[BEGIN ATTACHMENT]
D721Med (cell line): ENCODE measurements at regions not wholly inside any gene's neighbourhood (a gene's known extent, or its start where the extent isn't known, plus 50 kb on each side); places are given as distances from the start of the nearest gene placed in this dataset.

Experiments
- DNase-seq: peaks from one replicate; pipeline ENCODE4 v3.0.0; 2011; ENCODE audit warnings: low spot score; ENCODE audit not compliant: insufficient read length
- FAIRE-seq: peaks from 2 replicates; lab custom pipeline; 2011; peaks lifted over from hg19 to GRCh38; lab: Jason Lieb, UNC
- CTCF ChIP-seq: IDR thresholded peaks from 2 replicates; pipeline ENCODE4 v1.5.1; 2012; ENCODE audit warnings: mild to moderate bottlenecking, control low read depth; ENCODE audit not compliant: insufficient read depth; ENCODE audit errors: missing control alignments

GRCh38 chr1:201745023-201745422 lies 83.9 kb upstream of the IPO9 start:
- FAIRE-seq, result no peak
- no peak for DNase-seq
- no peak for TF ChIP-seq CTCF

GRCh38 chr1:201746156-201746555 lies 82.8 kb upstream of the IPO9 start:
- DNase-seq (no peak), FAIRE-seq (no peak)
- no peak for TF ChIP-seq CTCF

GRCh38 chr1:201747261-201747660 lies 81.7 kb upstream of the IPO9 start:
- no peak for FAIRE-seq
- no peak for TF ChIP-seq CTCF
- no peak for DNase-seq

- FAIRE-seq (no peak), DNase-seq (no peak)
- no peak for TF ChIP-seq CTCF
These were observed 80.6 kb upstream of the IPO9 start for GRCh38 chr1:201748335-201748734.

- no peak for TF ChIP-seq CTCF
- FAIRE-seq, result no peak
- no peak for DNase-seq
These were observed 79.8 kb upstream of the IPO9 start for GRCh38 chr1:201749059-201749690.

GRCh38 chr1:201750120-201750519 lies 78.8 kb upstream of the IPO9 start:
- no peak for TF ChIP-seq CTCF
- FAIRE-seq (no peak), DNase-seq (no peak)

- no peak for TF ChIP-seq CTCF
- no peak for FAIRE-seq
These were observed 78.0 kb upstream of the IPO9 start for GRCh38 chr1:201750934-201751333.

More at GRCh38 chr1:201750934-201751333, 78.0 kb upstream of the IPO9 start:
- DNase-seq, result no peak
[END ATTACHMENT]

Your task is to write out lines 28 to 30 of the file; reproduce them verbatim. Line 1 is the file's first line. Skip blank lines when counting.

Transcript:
- no peak for FAIRE-seq
These were observed 78.0 kb upstream of the IPO9 start for GRCh38 chr1:201750934-201751333.

More at GRCh38 chr1:201750934-201751333, 78.0 kb upstream of the IPO9 start: